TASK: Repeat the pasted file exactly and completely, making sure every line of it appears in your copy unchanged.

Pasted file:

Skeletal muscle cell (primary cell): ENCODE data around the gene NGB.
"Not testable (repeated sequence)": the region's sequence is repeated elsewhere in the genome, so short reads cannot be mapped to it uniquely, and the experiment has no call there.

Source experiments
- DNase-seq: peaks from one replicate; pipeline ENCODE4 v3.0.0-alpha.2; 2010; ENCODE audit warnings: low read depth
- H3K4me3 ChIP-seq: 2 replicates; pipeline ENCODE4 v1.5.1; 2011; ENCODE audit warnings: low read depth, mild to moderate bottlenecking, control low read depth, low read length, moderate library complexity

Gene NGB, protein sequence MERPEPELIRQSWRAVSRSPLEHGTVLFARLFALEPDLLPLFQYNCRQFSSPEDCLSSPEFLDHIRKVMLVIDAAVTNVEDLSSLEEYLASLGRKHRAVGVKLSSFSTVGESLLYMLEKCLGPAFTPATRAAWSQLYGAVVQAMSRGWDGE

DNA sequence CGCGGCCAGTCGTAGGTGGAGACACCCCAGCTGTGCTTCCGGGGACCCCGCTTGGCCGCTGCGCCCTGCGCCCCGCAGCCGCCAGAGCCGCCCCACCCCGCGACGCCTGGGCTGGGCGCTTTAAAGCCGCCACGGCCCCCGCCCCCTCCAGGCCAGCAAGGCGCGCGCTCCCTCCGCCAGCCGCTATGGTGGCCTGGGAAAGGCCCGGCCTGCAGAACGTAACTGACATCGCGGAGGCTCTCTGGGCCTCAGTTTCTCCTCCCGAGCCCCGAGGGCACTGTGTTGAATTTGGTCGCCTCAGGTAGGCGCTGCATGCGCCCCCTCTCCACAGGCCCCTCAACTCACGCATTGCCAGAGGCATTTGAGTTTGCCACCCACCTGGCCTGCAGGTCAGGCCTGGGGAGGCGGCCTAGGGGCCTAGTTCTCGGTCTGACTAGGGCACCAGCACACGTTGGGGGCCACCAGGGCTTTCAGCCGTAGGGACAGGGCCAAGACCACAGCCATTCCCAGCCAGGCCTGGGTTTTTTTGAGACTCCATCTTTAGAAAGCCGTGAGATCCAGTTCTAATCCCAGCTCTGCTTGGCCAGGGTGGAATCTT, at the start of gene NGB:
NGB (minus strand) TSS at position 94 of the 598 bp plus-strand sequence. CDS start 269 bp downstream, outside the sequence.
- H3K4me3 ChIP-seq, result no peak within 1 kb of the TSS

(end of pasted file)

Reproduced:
Skeletal muscle cell (primary cell): ENCODE data around the gene NGB.
"Not testable (repeated sequence)": the region's sequence is repeated elsewhere in the genome, so short reads cannot be mapped to it uniquely, and the experiment has no call there.

Source experiments
- DNase-seq: peaks from one replicate; pipeline ENCODE4 v3.0.0-alpha.2; 2010; ENCODE audit warnings: low read depth
- H3K4me3 ChIP-seq: 2 replicates; pipeline ENCODE4 v1.5.1; 2011; ENCODE audit warnings: low read depth, mild to moderate bottlenecking, control low read depth, low read length, moderate library complexity

Gene NGB, protein sequence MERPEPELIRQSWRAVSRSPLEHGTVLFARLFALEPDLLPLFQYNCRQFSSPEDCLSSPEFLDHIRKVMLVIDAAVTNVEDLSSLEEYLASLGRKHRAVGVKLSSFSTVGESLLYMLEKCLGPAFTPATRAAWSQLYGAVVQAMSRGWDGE

DNA sequence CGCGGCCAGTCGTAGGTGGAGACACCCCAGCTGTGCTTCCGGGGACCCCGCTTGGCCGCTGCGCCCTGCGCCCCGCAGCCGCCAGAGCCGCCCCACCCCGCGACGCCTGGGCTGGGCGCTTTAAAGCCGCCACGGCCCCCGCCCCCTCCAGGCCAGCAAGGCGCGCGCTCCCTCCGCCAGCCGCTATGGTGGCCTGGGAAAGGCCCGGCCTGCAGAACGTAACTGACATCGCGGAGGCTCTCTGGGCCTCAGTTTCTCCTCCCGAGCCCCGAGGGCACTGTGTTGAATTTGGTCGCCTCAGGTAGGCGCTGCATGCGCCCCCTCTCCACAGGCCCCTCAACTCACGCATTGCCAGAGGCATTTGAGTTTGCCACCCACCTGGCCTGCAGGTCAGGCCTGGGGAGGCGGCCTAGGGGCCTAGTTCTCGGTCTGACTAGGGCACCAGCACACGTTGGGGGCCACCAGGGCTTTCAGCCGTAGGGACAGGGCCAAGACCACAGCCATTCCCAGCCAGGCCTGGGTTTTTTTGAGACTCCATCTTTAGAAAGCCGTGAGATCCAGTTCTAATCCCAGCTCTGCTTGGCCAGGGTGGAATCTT, at the start of gene NGB:
NGB (minus strand) TSS at position 94 of the 598 bp plus-strand sequence. CDS start 269 bp downstream, outside the sequence.
- H3K4me3 ChIP-seq, result no peak within 1 kb of the TSS